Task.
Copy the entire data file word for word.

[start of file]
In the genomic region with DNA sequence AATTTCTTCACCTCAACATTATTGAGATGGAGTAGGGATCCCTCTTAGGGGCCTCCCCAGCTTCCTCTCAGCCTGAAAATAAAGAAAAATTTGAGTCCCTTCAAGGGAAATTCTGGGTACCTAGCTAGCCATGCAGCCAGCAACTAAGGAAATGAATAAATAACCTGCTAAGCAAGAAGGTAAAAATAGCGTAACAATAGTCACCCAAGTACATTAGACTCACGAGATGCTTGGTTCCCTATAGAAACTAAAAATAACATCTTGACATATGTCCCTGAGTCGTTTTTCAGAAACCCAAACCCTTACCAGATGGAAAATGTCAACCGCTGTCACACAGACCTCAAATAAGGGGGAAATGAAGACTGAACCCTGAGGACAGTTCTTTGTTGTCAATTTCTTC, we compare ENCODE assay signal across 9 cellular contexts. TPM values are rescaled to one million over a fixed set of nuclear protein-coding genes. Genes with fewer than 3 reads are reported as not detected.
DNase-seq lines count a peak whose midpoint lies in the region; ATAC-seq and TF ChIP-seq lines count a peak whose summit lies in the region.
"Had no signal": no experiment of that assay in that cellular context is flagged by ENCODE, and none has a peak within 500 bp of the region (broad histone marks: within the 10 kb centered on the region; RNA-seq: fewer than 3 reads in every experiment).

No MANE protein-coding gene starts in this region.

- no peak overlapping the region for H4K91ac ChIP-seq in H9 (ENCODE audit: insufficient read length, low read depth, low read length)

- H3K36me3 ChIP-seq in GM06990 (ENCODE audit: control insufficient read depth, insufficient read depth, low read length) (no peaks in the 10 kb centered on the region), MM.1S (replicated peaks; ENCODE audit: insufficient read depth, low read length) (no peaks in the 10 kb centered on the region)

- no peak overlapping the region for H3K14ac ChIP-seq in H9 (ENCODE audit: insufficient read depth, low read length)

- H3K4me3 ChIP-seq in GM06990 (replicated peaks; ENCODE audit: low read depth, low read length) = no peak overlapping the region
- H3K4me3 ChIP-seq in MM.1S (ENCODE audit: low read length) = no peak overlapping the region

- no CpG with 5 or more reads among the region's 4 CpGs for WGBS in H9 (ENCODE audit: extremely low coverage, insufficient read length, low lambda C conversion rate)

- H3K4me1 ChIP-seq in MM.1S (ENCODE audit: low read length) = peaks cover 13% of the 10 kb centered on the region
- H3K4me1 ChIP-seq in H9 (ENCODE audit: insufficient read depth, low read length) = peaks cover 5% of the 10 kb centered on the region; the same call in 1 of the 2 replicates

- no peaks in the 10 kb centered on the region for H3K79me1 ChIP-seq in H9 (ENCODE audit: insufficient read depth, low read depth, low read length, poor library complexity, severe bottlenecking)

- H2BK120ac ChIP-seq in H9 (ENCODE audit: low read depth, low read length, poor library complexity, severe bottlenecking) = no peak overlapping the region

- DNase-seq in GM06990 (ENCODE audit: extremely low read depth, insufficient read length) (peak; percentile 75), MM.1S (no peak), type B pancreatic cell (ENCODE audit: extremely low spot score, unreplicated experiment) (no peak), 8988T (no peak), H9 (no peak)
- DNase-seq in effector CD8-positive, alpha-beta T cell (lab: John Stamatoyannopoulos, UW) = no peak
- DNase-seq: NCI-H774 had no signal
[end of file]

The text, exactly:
In the genomic region with DNA sequence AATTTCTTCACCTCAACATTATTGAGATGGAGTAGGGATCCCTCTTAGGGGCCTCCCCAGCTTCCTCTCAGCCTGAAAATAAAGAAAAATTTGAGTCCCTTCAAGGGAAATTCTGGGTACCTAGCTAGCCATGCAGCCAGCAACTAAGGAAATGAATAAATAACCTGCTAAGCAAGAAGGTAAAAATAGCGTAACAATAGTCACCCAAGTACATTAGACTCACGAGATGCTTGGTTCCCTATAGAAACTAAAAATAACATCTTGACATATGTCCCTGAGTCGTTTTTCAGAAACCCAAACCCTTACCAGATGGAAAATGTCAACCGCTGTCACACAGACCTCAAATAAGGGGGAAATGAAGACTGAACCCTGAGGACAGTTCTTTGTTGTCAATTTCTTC, we compare ENCODE assay signal across 9 cellular contexts. TPM values are rescaled to one million over a fixed set of nuclear protein-coding genes. Genes with fewer than 3 reads are reported as not detected.
DNase-seq lines count a peak whose midpoint lies in the region; ATAC-seq and TF ChIP-seq lines count a peak whose summit lies in the region.
"Had no signal": no experiment of that assay in that cellular context is flagged by ENCODE, and none has a peak within 500 bp of the region (broad histone marks: within the 10 kb centered on the region; RNA-seq: fewer than 3 reads in every experiment).

No MANE protein-coding gene starts in this region.

- no peak overlapping the region for H4K91ac ChIP-seq in H9 (ENCODE audit: insufficient read length, low read depth, low read length)

- H3K36me3 ChIP-seq in GM06990 (ENCODE audit: control insufficient read depth, insufficient read depth, low read length) (no peaks in the 10 kb centered on the region), MM.1S (replicated peaks; ENCODE audit: insufficient read depth, low read length) (no peaks in the 10 kb centered on the region)

- no peak overlapping the region for H3K14ac ChIP-seq in H9 (ENCODE audit: insufficient read depth, low read length)

- H3K4me3 ChIP-seq in GM06990 (replicated peaks; ENCODE audit: low read depth, low read length) = no peak overlapping the region
- H3K4me3 ChIP-seq in MM.1S (ENCODE audit: low read length) = no peak overlapping the region

- no CpG with 5 or more reads among the region's 4 CpGs for WGBS in H9 (ENCODE audit: extremely low coverage, insufficient read length, low lambda C conversion rate)

- H3K4me1 ChIP-seq in MM.1S (ENCODE audit: low read length) = peaks cover 13% of the 10 kb centered on the region
- H3K4me1 ChIP-seq in H9 (ENCODE audit: insufficient read depth, low read length) = peaks cover 5% of the 10 kb centered on the region; the same call in 1 of the 2 replicates

- no peaks in the 10 kb centered on the region for H3K79me1 ChIP-seq in H9 (ENCODE audit: insufficient read depth, low read depth, low read length, poor library complexity, severe bottlenecking)

- H2BK120ac ChIP-seq in H9 (ENCODE audit: low read depth, low read length, poor library complexity, severe bottlenecking) = no peak overlapping the region

- DNase-seq in GM06990 (ENCODE audit: extremely low read depth, insufficient read length) (peak; percentile 75), MM.1S (no peak), type B pancreatic cell (ENCODE audit: extremely low spot score, unreplicated experiment) (no peak), 8988T (no peak), H9 (no peak)
- DNase-seq in effector CD8-positive, alpha-beta T cell (lab: John Stamatoyannopoulos, UW) = no peak
- DNase-seq: NCI-H774 had no signal